I get paid to talk about sports for a living, and one of a very select few that gets to do this. Data USA says there are about 44,000 of us in this profession as of 2017; I suspect the folks that get to call games at the Division I level & higher is about half that number.
When I was a kid, I dreamed of being on TV and the radio. I wanted my name to pop up on the big screen with an "Announcer" subtitle, more than anything. Naturally, when I got to work on an ESPN+ broadcast a few weeks ago, I was over the moon.
The gigs kept coming. It was Softball on April 3rd with Craig White. Then Women's Soccer two Wednesday's ago with Dan McLoughlin. And finally, this past weekend - the coveted four-game stretch over three days; all at Boston University, all on ESPN+.
In the days before, I did more prep work than I've ever done in my entire career. I talked with three coaches & five sports information directors, made four spot boards, compiled 25 graphics for use on the ESPN broadcasts, attended four pre-production meetings, and recorded four opens. It was just about 10 hours on air between the four games. I crushed through 6 one-liter bottles of water and a Gatorade. After the festivities were over, it was dinner in Back Bay with some friends, a few hard-earned drinks, and an egg-and-cheese in the morning...then back to Providence.
Can you tell I'm tired?!
But throughout my prep work and the events of the weekend, I couldn't help but take a step back and appreciate not only my accomplishments so far, but of the student-athletes I was fortunate enough to cover that weekend. It jogged my mind back to our one-year anniversary interview we did on Episode 47 Beers, Business, and Balls with John Fanta, a fellow announcer who does great work for FOX Sports. It's always a great time with Fanta, but I don't think I've ever connected to something more than his comments on covering the "non-traditional" student-athletes.
"You're the football player; and you're the star of the show. But the tennis player, or the golf player? People don't know as much about him. My job is to find the story. Let's find the inspiration. I love telling those stories. I'm talking to the players that don't get interviewed a lot. What's their why? That's so rewarding to me."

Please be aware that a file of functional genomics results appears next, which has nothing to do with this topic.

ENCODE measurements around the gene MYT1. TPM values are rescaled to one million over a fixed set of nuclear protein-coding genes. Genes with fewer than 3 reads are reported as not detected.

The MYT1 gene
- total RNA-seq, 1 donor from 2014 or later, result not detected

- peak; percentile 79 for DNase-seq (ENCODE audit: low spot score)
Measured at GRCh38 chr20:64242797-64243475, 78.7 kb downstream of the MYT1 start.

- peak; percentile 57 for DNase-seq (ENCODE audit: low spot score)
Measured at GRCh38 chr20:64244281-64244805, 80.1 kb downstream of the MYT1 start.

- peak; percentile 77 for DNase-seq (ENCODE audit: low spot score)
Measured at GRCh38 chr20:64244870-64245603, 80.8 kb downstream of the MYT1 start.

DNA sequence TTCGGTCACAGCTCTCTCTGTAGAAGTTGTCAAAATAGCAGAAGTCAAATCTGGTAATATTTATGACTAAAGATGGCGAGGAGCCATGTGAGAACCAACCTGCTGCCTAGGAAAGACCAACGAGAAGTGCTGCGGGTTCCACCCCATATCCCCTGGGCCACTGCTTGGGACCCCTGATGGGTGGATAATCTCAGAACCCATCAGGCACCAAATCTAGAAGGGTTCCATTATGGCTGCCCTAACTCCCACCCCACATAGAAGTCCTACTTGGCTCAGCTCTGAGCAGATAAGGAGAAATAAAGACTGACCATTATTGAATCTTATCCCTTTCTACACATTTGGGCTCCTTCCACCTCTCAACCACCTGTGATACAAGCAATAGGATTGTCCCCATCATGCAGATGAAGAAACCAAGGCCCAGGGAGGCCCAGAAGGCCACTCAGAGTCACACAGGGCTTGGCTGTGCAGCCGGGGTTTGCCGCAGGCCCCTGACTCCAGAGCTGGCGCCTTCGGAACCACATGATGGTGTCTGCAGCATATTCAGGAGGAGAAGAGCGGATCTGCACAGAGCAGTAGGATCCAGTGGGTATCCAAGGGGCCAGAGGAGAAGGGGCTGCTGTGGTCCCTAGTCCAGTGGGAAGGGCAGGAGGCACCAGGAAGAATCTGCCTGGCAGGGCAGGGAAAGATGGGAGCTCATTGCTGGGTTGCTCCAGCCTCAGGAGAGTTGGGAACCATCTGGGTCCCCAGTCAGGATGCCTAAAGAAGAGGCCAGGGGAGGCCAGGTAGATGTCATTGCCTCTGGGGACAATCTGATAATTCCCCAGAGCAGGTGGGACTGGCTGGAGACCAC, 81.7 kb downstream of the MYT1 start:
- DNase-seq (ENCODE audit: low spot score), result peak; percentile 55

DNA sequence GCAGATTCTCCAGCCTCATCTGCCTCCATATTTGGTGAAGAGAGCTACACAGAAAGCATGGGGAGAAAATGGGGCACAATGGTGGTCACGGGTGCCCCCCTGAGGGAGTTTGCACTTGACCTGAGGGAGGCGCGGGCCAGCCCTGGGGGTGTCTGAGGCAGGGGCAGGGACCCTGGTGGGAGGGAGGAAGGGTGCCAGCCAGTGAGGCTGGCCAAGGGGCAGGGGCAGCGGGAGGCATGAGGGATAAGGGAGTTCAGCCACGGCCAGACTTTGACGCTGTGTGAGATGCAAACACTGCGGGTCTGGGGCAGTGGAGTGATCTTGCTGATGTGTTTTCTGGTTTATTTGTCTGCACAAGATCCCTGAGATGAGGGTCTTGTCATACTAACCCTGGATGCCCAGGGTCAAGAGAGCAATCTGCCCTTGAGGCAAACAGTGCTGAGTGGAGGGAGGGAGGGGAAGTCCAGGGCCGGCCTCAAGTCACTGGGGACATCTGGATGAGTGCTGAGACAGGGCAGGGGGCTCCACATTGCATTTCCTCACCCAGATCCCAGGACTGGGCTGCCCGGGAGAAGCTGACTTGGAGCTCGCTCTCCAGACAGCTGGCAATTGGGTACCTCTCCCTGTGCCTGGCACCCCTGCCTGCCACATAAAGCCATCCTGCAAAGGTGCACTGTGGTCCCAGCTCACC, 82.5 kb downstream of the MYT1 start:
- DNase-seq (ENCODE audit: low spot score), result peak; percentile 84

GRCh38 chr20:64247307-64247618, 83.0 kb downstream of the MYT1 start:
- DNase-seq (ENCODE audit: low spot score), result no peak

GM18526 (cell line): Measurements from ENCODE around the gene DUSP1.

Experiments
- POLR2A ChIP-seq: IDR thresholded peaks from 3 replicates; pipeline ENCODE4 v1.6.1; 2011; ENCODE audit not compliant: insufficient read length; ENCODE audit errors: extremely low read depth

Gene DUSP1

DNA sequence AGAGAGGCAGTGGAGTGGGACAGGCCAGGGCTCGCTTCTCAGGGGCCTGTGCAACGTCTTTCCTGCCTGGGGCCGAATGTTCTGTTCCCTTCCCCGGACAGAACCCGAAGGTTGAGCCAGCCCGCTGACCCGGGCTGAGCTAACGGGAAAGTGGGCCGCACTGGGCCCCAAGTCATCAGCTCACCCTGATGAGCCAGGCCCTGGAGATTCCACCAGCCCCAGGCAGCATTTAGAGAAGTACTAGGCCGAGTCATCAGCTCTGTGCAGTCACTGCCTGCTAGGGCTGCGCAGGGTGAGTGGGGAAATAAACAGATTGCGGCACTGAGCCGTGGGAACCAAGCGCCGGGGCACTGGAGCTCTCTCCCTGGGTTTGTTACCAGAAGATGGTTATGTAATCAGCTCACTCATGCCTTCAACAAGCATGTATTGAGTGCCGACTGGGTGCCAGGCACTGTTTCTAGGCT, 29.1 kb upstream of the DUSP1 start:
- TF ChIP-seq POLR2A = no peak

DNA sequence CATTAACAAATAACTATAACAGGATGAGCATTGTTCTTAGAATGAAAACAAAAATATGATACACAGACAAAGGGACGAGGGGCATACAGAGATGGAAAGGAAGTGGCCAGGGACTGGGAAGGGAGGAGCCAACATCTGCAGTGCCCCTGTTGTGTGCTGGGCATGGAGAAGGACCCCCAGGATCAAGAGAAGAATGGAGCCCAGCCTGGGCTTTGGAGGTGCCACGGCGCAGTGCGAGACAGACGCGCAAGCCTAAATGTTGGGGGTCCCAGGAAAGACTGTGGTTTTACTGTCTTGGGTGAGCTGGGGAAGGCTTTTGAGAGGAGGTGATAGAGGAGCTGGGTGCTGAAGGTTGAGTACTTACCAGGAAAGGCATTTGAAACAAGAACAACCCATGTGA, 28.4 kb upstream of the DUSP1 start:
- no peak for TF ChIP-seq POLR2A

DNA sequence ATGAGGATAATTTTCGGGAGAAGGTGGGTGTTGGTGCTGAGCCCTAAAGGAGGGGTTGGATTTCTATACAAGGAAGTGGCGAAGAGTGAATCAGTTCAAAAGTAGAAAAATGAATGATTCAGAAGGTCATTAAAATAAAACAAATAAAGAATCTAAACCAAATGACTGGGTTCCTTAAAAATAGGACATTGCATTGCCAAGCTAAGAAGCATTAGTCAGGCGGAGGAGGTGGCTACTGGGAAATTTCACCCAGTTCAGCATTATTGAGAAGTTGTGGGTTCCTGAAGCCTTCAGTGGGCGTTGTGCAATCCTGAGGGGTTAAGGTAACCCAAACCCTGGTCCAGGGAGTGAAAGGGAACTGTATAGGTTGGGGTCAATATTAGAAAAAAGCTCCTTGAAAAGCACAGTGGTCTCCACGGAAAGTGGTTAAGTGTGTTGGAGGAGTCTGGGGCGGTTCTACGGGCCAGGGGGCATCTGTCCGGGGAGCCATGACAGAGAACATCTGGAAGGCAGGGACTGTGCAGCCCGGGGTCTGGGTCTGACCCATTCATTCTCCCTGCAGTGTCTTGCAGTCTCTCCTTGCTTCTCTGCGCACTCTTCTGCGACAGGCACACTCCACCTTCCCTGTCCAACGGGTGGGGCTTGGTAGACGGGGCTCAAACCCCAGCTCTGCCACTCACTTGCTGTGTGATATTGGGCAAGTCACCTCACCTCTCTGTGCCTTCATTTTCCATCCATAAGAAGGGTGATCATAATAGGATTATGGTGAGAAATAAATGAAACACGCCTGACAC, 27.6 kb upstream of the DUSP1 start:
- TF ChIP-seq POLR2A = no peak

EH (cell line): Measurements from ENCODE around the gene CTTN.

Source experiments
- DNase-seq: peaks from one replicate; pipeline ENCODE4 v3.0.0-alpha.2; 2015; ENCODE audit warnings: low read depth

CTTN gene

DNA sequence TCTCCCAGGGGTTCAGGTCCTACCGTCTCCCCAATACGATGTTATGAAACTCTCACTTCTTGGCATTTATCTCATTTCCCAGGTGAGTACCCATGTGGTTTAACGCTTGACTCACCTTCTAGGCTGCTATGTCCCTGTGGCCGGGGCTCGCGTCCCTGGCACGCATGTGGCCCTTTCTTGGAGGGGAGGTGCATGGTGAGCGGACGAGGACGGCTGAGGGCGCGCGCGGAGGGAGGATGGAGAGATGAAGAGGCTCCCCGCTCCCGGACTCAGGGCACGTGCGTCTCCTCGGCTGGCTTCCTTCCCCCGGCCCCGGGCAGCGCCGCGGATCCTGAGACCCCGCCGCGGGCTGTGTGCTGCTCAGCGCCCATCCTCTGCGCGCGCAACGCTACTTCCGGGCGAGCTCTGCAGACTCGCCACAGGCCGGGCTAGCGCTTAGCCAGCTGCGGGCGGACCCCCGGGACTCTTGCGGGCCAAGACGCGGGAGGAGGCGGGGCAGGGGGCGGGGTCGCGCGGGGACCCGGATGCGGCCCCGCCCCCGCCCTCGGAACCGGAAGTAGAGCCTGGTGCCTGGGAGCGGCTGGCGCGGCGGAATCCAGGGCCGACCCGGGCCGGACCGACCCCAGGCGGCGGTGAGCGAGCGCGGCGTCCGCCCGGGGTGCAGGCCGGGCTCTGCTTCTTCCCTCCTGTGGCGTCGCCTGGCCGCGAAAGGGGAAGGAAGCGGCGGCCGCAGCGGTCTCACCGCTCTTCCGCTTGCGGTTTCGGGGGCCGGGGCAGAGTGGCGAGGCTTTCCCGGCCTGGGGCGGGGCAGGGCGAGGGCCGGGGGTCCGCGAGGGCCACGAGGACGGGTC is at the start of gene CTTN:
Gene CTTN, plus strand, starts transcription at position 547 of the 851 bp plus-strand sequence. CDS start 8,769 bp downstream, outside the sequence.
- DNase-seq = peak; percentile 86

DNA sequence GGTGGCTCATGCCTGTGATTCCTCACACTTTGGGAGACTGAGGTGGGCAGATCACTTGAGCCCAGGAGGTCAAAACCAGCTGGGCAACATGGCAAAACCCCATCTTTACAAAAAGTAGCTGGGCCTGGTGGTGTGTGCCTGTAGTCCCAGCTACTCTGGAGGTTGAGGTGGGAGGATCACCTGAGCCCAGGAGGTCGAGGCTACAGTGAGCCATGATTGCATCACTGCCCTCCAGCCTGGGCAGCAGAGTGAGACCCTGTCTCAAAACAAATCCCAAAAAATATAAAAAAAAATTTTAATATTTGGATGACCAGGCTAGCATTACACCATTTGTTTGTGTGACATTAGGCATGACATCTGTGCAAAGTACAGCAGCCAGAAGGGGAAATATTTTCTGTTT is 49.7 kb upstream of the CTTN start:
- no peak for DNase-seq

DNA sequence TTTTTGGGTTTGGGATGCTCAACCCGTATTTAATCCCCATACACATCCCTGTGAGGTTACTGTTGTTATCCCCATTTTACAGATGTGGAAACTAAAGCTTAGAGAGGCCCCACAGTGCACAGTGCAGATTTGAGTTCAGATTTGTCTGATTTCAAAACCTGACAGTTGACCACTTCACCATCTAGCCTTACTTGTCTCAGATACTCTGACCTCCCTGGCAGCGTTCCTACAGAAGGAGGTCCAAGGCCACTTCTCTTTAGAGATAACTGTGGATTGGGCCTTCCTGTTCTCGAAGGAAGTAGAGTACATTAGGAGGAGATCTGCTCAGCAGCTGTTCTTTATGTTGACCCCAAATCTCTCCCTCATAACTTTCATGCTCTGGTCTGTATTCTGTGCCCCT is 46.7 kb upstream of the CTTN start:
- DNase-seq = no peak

Stories are so powerful, and they can be found everywhere. I had the opportunity to play a role in telling three incredible, unique, and inspiring stories this weekend on ESPN+. Allow me to yield the spotlight.
Bucknell Field Hockey: vengeance achieved by an overdue coach.
Field Hockey - that sport you likely know nothing about. I didn't really either until my days a student broadcaster at Bryant. But Bucknell's story is nothing short of incredible this year. I first talked with head coach Jeremy Cook on Wednesday afternoon; the Bison had almost arrived at their hotel, but were significantly delayed after their bus broke down just hours after they departed their Lewisburg, Pennsylvania campus. For thirteen years, Jeremy Cook had been within only a short reach of the Patriot League championship. He had historic years in both 2014 and 2017, but was knocked out by BU in both title games those seasons. Knocking on the door yet again this year, the mindset wasn't "win or bust" like it usually was; it significantly changed for Cook & the Bucknell Bison. Here was my favorite quote from our pregame chat:
How do you prepare yourself to play a really engaged, tough-minded, disciplined, but joyous game? It could be your last game - maybe we have a case and it shuts us down. It’s been an ongoing conversation this season; prepare for every single game, and avoid the pressure. We’re gonna play better than we did the last game. Hopefully that will be enough."